Quantification and Minimization of Methane Emissions in the Biogas Sector

Date: 15:30:00 - Nov 29 2017
Speakers: Dr Jan Liebetrau

Methane is a valuable energy carrier but also a very potent greenhouse gas (GHG). The reduction of greenhouse gas emission mitigation effect within the energy sector by possible methane emission from the biogas production process is one major point of discussion within the biogas sector.

Although the number of studies concerning the GHG emissions from biogas plants increased during the last decade, it is still not possible to compare these results and to conclude the overall emissions produced in the biogas sector. Due to a lack of reliable harmonized methods to determine methane emissions and the absence of agreements concerning regular examinations of potential emission sources at biogas plants, the available information lead to a confusing debate and rather reduces acceptance than helps the industry. Consequently, a very important key point for better date is a reliable quantification of the methane emissions and a resulting implementation of abatement measures to minimize the emissions.

In principle, there are two different approaches used to determine the methane emission rate of a biogas plant. In the first approach (on-site method), the single sources are identified and the emission rate from these sources is subsequently quantified. A challenge for the determination of methane emission rates from single components is the large variety of different sources that can occur at a biogas plant as well as the identification of the entire emission sources. To quantify the several sources, different methods have to be used. There can be continuous point sources like unknown leakages on digester roofs, gas leading and exhaust pipes or gas utilization devices, areal sources like the emissions from open storage tanks as well as temporal sources like the emissions from pressure relief valves. The point sources are usually examined with dynamic chamber methods [1, 2], for the areal sources, static chambers are used [2, 3]. An approach for long-term monitoring of pressure relief valves is described in [4].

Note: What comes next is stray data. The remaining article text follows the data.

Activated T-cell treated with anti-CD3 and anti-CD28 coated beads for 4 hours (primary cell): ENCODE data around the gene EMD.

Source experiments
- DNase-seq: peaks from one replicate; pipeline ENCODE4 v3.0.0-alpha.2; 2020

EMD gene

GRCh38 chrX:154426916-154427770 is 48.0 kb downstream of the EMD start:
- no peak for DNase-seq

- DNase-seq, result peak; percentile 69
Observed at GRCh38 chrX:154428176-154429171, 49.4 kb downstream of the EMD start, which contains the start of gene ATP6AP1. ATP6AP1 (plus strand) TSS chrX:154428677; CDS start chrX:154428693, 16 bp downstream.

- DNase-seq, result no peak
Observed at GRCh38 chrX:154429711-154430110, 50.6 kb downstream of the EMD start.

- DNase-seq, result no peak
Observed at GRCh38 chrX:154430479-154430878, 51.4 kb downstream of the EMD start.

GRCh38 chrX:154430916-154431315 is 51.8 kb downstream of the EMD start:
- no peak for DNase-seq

The other approach means the determination of the overall emissions from the biogas plant including all single emission sources at the same time from a proper distance of the plant (remote sensing method). One example of the remote sensing approach is the use of open-path Tunable diode absorption spectroscopy (OP-TDLAS) in combination with a measurement of the meteorological conditions and inverse dispersion modelling, e.g. in [5-7]. Other options in use are DIAL (Differential Absorption Lidar) system [8], or the Dynamic Tracer Dispersion Method (TDM) (e.g., [9, 10]). A challenge for these methods is the dependence on the prevailing weather conditions and topology/location of the plant.

Currently, a harmonization concerning methane emission rate determination from biogas plants of the different methods is in process (within the project "MetHarmo", funded by 9th ERA-Net Bioenergy call). From that, a better comparability of the different methods to determine methane emissions will be reached. This will lead in a further step to a better understanding of the GHG emissions from biogas plants and an approach to quantify the GHG emissions of the whole biogas sector.

The results of measurement campaign lead to a number of potential mitigation measures to minimize methane emissions: frequent maintenance of the CHP, and a monitoring of the CHP emissions, frequent leakage control surveys, the avoidance of PRV releases by optimizing the gas management or an exhaust treatment at the upgrading facilities, avoidance or emissions from the digestate storage. Within the intended presentation, the different emission sources occurring at a biogas plant are described and the methodologies used for their quantification are introduced and compared. The intended presentation will also give an overview of the possible mitigation measures to reduce methane emissions at biogas plants and the perspectives concerning emission monitoring within the biogas sector.

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Dr Jan Liebetrau
Dr Jan Liebetrau (DBFZ Deutsches Biomasseforschungszentrum gemeinnützige GmbH)

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